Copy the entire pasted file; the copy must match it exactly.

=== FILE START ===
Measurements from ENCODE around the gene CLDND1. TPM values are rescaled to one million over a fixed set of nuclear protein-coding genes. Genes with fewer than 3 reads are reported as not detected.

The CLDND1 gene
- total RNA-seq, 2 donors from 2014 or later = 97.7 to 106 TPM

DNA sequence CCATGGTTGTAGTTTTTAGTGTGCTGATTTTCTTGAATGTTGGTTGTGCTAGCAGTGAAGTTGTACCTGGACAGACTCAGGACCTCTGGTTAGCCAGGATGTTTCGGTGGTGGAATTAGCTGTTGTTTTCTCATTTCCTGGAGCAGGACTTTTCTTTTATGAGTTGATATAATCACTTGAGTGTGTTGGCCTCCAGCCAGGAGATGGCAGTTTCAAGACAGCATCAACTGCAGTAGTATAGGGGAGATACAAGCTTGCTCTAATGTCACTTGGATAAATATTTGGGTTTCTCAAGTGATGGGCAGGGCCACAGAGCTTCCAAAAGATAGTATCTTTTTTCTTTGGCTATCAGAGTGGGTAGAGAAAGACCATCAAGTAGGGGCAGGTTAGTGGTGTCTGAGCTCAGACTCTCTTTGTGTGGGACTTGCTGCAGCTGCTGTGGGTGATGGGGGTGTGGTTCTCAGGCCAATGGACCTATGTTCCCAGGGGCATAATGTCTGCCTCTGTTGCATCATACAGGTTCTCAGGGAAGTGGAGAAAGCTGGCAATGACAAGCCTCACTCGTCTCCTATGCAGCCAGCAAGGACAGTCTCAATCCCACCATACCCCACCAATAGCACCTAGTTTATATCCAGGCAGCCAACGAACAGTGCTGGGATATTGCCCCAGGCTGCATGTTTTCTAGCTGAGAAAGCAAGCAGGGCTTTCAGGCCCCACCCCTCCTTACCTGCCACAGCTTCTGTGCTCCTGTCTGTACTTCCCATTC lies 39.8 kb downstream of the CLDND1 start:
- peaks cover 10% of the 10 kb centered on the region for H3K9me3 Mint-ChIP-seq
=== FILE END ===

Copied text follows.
Measurements from ENCODE around the gene CLDND1. TPM values are rescaled to one million over a fixed set of nuclear protein-coding genes. Genes with fewer than 3 reads are reported as not detected.

The CLDND1 gene
- total RNA-seq, 2 donors from 2014 or later = 97.7 to 106 TPM

DNA sequence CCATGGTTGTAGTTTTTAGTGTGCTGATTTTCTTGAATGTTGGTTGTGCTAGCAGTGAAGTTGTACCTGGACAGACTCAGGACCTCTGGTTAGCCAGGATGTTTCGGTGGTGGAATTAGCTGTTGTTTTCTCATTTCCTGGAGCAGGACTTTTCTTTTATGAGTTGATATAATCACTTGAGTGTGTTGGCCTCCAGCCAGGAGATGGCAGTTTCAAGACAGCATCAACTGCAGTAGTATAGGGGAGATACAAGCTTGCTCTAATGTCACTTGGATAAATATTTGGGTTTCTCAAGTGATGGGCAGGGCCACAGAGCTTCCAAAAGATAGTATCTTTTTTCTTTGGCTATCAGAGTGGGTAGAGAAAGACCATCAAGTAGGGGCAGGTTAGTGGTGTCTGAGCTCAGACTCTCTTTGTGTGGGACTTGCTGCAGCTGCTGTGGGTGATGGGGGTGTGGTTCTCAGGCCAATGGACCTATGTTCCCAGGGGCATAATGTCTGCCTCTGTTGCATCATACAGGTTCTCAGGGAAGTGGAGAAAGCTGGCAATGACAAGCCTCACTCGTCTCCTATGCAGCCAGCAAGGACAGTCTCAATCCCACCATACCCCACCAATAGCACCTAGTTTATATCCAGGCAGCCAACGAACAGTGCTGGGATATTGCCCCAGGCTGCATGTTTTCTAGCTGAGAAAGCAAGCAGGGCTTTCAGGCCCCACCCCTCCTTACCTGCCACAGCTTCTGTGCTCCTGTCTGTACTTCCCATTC lies 39.8 kb downstream of the CLDND1 start:
- peaks cover 10% of the 10 kb centered on the region for H3K9me3 Mint-ChIP-seq